Second, Bebbington’s so-called quadrilateral has long been under fire. (I myself have suggested alterations to it over the years, and I will do so again in my forthcoming Evangelicalism: A Very Short Introduction [Oxford University Press]). Silliman isn’t wrong, then, to ask questions of this influential paradigm. But one might expect that a device that has had such wide acceptance by so many experts would at least be outlined clearly and accurately, even respectfully. Yet Silliman doesn’t so much as list its points, let alone indicate the careful way Bebbington defined each point, the grounds for its inclusion, and the use to which this constellation of characteristics should be put historically. And Bebbington continues to find his quadrilateral useful in hundreds of pages of scholarship. Instead, Silliman grants himself permission to dismiss Bebbington’s influential heuristic as simply “bad.”
Third, Silliman makes mistakes along the way one wouldn’t expect of a scholar writing in Church History, whether identifying the British New Testament authority F. F. Bruce as a member of something called the “Brethen Church” (when those Brethren are notorious for eschewing the word “church”) or starting a paragraph with “The word does not seem to have been used as a noun until the 1800s” and then proceeding to give examples of “evangelical” being used as an adjective—only then to elide the crucial difference between “Nonconformist” and “evangelical” when the latter group, in the Evangelical Alliance, did indeed include members of the Church of England. This is pretty basic stuff for historians of evangelicalism whose purview is not entirely confined to the U.S.A.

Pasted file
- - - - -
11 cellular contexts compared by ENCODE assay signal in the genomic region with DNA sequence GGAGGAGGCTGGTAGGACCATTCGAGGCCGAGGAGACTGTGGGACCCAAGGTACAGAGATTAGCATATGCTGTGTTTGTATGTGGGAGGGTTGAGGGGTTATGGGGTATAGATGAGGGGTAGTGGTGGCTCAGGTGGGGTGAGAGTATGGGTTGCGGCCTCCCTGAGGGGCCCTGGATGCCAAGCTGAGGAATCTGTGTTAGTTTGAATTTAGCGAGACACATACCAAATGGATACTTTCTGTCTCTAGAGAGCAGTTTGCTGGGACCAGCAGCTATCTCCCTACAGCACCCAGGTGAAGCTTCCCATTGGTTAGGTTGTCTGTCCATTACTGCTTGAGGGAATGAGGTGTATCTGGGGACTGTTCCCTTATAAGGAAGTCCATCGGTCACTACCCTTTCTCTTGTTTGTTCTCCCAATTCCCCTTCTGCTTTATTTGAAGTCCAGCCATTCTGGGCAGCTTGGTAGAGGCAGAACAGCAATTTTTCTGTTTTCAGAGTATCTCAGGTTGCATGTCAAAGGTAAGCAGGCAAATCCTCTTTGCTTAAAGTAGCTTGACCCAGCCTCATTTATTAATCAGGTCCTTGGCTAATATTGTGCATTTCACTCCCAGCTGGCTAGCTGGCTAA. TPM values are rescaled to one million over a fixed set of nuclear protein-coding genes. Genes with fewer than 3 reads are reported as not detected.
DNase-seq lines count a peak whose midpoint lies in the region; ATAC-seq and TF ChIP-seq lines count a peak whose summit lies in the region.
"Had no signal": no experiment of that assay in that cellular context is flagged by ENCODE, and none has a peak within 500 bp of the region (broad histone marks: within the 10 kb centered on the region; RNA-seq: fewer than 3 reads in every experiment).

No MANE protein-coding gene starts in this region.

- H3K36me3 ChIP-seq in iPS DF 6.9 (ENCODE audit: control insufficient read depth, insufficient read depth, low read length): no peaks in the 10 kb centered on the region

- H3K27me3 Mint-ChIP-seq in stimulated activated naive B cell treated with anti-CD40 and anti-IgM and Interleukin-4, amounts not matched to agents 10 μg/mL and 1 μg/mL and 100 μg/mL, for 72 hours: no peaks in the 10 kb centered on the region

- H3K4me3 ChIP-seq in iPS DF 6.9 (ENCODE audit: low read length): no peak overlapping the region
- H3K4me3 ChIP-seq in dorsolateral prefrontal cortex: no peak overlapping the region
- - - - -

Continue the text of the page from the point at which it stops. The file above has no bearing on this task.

Finally, and most crucially, Silliman swings for the historiographical fences and merely whiffs. In fact, he strikes out.